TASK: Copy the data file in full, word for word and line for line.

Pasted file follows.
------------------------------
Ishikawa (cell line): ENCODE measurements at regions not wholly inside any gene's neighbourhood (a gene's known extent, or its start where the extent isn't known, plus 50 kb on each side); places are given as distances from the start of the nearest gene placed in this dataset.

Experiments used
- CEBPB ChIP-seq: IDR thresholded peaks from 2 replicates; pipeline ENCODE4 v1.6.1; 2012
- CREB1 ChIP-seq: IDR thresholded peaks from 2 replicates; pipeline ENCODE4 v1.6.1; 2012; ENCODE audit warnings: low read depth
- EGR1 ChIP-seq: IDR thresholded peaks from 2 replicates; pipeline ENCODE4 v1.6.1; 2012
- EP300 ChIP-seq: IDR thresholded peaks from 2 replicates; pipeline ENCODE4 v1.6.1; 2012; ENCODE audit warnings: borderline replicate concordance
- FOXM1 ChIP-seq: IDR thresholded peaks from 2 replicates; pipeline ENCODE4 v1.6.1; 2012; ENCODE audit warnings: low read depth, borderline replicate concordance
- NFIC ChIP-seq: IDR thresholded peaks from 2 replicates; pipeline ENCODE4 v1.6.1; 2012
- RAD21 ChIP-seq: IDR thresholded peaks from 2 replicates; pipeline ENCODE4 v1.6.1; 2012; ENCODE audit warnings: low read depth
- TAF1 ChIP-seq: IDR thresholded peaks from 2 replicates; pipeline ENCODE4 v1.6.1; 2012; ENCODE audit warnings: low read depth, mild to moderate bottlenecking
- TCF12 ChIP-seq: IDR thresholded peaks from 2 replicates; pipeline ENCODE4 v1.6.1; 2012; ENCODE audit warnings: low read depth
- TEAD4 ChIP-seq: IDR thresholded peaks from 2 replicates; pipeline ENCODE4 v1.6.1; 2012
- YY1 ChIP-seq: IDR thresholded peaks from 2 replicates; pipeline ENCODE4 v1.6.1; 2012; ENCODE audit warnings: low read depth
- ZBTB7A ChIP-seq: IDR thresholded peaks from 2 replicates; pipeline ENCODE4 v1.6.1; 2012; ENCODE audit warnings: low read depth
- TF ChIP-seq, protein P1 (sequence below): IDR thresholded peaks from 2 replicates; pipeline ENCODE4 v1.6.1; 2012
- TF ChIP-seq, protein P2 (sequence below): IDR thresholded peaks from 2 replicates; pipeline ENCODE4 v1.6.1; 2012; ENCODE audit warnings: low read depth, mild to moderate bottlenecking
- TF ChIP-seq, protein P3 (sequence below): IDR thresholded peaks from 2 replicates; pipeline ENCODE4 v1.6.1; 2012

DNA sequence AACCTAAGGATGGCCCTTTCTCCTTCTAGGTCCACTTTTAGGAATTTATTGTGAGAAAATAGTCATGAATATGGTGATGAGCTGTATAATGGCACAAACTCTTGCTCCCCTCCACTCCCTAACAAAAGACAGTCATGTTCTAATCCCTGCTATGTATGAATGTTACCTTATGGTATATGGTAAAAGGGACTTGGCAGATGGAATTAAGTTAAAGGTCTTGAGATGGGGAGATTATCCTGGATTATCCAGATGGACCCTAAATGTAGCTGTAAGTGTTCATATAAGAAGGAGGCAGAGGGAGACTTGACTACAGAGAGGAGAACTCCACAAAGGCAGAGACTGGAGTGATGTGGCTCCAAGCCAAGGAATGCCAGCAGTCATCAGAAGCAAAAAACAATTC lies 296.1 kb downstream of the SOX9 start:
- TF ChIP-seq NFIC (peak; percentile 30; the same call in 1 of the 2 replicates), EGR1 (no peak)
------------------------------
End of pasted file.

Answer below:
Ishikawa (cell line): ENCODE measurements at regions not wholly inside any gene's neighbourhood (a gene's known extent, or its start where the extent isn't known, plus 50 kb on each side); places are given as distances from the start of the nearest gene placed in this dataset.

Experiments used
- CEBPB ChIP-seq: IDR thresholded peaks from 2 replicates; pipeline ENCODE4 v1.6.1; 2012
- CREB1 ChIP-seq: IDR thresholded peaks from 2 replicates; pipeline ENCODE4 v1.6.1; 2012; ENCODE audit warnings: low read depth
- EGR1 ChIP-seq: IDR thresholded peaks from 2 replicates; pipeline ENCODE4 v1.6.1; 2012
- EP300 ChIP-seq: IDR thresholded peaks from 2 replicates; pipeline ENCODE4 v1.6.1; 2012; ENCODE audit warnings: borderline replicate concordance
- FOXM1 ChIP-seq: IDR thresholded peaks from 2 replicates; pipeline ENCODE4 v1.6.1; 2012; ENCODE audit warnings: low read depth, borderline replicate concordance
- NFIC ChIP-seq: IDR thresholded peaks from 2 replicates; pipeline ENCODE4 v1.6.1; 2012
- RAD21 ChIP-seq: IDR thresholded peaks from 2 replicates; pipeline ENCODE4 v1.6.1; 2012; ENCODE audit warnings: low read depth
- TAF1 ChIP-seq: IDR thresholded peaks from 2 replicates; pipeline ENCODE4 v1.6.1; 2012; ENCODE audit warnings: low read depth, mild to moderate bottlenecking
- TCF12 ChIP-seq: IDR thresholded peaks from 2 replicates; pipeline ENCODE4 v1.6.1; 2012; ENCODE audit warnings: low read depth
- TEAD4 ChIP-seq: IDR thresholded peaks from 2 replicates; pipeline ENCODE4 v1.6.1; 2012
- YY1 ChIP-seq: IDR thresholded peaks from 2 replicates; pipeline ENCODE4 v1.6.1; 2012; ENCODE audit warnings: low read depth
- ZBTB7A ChIP-seq: IDR thresholded peaks from 2 replicates; pipeline ENCODE4 v1.6.1; 2012; ENCODE audit warnings: low read depth
- TF ChIP-seq, protein P1 (sequence below): IDR thresholded peaks from 2 replicates; pipeline ENCODE4 v1.6.1; 2012
- TF ChIP-seq, protein P2 (sequence below): IDR thresholded peaks from 2 replicates; pipeline ENCODE4 v1.6.1; 2012; ENCODE audit warnings: low read depth, mild to moderate bottlenecking
- TF ChIP-seq, protein P3 (sequence below): IDR thresholded peaks from 2 replicates; pipeline ENCODE4 v1.6.1; 2012

DNA sequence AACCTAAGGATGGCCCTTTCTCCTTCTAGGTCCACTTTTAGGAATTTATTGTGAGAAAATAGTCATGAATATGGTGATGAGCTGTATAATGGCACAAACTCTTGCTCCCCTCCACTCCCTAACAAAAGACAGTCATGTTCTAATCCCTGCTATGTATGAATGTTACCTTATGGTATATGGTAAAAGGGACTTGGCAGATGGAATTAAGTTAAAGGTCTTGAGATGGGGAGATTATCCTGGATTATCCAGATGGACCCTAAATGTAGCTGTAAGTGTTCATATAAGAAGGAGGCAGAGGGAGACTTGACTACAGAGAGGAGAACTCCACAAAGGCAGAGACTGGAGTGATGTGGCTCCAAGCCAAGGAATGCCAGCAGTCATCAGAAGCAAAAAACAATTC lies 296.1 kb downstream of the SOX9 start:
- TF ChIP-seq NFIC (peak; percentile 30; the same call in 1 of the 2 replicates), EGR1 (no peak)